10 x PREFACE Hershberger, David Johnson, Marek Karpinski, Tracy Kimbrel, Dexter Kozen, Luc Longpré, Mike Luby, Jon Machta, Andrew Malton, Pierre McKenzie, Satoru Miyano, Christos Papadimitriou, Teresa Przytycka, John Reif, Alex Schäffer, Roger Simons, Jack Snoeyink, Paul Spirakis, Iain Stewart, Larry Stockmeyer, Ashok Subramanian, Eva Tardos, Shang-Hua Teng, Martin Tompa, H. Venkateswaran, Joachim von zur Gathen, and Thomas Zeugmann. We want to thank the reviewers who provided us with general comments about the organization of the book as well as detailed comments. We have tried to incorporate as many of their suggestions as possible although not all of them were feasible for us. We want to thank Don Jackson at Oxford University Press. Don has been very helpful at each step in the production of this book and has been a great person to work with. Finally, we would like to thank Mike Garey and David Johnson whose book Computers and Intractability: A Guide to the Theory of NP-completeness  has served as a model for this work. November 1994 Ray Greenlaw Jim Hoover Larry Ruzzo
11 PREFACE xi Authors Addresses Raymond Greenlaw Department of Computer Science University of New Hampshire Durham, NH address: world wide web home page: H. James Hoover Department of Computing Science University of Alberta Edmonton, Alberta, Canada T6G 2H1 address: world wide web home page: Walter L. Ruzzo Department of Computer Science and Engineering, FR-35 University of Washington Seattle, WA address: world wide web home page:
13 Contents Preface vii Part I: Background and Theory 1 1 Introduction Bandersnatch Design Informal Background Feasible, Highly Parallel, and Inherently Sequential Problems Why is P-Completeness Important? Some History Related Works Overview of This Book 17 2 Parallel Models of Computation Introduction The PRAM Model The Boolean Circuit Model Uniform Circuit Families Circuits and PRAMs 33 3 Complexity Search and Decision Problems Complexity Classes P, NC, FP, and FNC The Classes NC k and FNC k Random NC Reducibility Many-one Reducibility 47
14 xiv CONTENTS Turing Reducibility Other NC Compatible Reducibilities NC k Turing Reducibility Logarithmic Space Reducibility Completeness 54 4 Two Basic P -Complete Problems The Generic P-Complete Problem The Circuit Value Problem 59 5 Evidence That NC Does Not Equal P Introduction General Simulations Are Not Fast Fast Simulations Are Not General Natural Approaches Provably Fail Summary 69 6 The Circuit Value Problem The Circuit Value Problem Is P-Complete Restricted Versions of Circuit Value 75 7 Greedy Algorithms Lexicographic Greedy Algorithms Generic Greedy Algorithms 90 8 P -Complete Algorithms Introduction Inherently Sequential Algorithms Applications of the Model 98 9 Two Other Notions of P -Completeness Strong P-Completeness Strict P-Completeness Approximating P -Complete Problems Introduction Approximating LFMIS Is Hard Approximation Schemes Closing Remarks 114
15 CONTENTS xv Part II: A Compendium of Problems 117 A P -Complete Problems 119 A.1 Circuit Complexity 121 A.2 Graph Theory 128 A.3 Searching Graphs 144 A.4 Combinatorial Optimization 150 A.5 Local Optimality 158 A.6 Logic 167 A.7 Formal Languages 176 A.8 Algebra 185 A.9 Geometry 201 A.10 Real Analysis 206 A.11 Games 208 A.12 Miscellaneous 215 B Open Problems 221 B.1 Graph Theory 223 B.2 Combinatorial Optimization 226 B.3 Logic 227 B.4 Formal Languages 227 B.5 Algebra 229 B.6 Geometry 232 B.7 Real Analysis 234 B.8 CC 235 B.9 RNC 239 C Notation 244 D Complexity Classes 247 D.1 Definitions 247 D.2 Relationships Among Complexity Classes 254 Bibliography 255 Problem List 285 Index 291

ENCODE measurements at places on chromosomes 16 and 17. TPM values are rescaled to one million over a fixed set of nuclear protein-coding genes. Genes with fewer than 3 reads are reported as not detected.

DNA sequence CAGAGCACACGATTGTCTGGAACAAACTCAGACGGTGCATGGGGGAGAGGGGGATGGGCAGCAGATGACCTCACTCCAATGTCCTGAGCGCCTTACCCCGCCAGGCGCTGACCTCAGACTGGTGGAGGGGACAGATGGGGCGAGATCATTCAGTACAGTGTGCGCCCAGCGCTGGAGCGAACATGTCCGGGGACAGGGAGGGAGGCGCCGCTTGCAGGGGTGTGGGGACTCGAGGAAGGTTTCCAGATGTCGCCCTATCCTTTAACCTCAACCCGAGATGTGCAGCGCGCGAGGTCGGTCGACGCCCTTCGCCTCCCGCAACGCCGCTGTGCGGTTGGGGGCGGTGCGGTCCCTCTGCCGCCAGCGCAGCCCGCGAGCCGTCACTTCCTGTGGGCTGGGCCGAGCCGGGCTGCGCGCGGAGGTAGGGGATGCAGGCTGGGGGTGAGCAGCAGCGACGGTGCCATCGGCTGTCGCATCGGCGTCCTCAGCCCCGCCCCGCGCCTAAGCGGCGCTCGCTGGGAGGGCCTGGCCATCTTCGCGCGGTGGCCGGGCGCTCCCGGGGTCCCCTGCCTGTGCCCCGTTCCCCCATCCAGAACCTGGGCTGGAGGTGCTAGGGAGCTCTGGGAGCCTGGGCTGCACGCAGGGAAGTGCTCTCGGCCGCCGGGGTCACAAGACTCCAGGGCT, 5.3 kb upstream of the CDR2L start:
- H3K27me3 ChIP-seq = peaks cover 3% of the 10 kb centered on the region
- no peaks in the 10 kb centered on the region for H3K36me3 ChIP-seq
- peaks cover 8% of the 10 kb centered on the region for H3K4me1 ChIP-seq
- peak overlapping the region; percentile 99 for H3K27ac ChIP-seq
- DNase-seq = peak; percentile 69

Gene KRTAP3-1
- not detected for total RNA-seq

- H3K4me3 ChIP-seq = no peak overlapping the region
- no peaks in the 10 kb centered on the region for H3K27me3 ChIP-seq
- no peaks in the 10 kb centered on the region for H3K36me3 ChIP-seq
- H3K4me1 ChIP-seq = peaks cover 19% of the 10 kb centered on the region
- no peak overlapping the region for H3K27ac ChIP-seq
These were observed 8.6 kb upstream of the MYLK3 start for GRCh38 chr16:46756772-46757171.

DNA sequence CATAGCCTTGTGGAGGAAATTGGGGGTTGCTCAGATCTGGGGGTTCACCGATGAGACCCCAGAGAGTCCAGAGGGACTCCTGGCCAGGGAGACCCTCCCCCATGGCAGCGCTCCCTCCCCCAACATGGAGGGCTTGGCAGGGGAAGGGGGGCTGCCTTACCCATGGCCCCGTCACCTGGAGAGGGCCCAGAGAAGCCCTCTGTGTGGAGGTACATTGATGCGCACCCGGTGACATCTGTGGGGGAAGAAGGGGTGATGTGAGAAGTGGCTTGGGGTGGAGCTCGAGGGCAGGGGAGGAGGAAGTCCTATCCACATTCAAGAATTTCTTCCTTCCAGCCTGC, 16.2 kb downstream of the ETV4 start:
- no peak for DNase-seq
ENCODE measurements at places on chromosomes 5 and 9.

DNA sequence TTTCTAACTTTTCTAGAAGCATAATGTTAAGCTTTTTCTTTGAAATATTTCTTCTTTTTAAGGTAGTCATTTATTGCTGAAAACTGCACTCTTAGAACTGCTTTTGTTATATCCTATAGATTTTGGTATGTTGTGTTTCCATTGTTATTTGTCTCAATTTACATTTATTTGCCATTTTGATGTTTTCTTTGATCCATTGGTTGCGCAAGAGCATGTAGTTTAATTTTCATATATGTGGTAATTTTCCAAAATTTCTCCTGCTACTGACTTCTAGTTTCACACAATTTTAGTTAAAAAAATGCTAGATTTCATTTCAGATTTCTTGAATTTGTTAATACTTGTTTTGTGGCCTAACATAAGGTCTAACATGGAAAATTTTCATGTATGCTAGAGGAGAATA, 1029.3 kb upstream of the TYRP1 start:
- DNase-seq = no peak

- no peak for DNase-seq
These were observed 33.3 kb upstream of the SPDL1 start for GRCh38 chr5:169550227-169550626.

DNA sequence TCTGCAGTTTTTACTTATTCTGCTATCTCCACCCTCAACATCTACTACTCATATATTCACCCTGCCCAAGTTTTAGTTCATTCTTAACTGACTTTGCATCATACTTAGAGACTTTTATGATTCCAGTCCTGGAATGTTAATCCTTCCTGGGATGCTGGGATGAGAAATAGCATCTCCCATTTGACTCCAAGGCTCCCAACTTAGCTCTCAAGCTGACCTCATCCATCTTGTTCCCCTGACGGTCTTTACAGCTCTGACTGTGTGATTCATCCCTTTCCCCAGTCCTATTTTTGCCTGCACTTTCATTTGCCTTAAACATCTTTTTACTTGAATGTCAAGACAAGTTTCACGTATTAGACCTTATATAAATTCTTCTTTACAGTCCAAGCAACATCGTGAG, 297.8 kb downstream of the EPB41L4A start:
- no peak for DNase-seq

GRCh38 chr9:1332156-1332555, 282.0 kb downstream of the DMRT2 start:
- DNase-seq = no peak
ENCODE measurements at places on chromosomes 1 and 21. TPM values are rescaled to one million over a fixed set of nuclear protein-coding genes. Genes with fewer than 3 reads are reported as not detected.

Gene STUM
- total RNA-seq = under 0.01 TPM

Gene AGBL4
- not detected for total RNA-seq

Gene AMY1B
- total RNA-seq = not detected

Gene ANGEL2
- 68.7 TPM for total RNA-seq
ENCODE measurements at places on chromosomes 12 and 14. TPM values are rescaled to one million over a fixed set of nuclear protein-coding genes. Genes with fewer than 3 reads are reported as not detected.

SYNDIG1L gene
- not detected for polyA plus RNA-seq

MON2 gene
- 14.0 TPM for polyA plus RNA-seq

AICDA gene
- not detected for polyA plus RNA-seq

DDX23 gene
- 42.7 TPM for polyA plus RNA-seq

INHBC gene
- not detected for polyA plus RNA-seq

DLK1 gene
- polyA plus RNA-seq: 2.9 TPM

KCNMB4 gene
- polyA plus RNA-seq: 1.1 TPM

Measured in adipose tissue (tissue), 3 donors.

17 Part I: Background and Theory
19 Chapter 1 Introduction 1.1 Bandersnatch Design The subject of this book is best illustrated by the following scenario. Suppose that you are employed in the halls of industry. More than a decade ago your company entered the highly competitive bandersnatch 1 market. While other companies thought that bandersnatch design was an intractable problem, and spent millions on supercomputers to search for possible designs, your company had the foresight to employ a few theoretical computer scientists. They discovered that there was a feasible algorithm for designing a bandersnatch directly from its specification. Your company can take an n-word specification of a bandersnatch and, in about n 3 steps, can test if the specification is reasonable and design an optimal bandersnatch that meets it. With your algorithm, a typical 15,000 word bandersnatch specification takes about one month to design. Construction only takes a week, so design dominates the bandersnatch building process. Your competitors, on the other hand, do not have a fast algorithm for producing optimal bandersnatch designs. The best that they can do is an exhaustive search through the approximately 2 n/150 possible different designs that meet the specification looking for the best one. Since this exhaustive search for the typical size of specification would take a while (say, years, assuming one design per microsecond) 1 bandersnatch. A fleet, furious, fuming, fabulous creature, of dangerous propensities, immune to bribery and too fast to flee from; later, used vaguely to suggest any creature with such qualities. Lewis Carroll, Through the Looking Glass, 1871.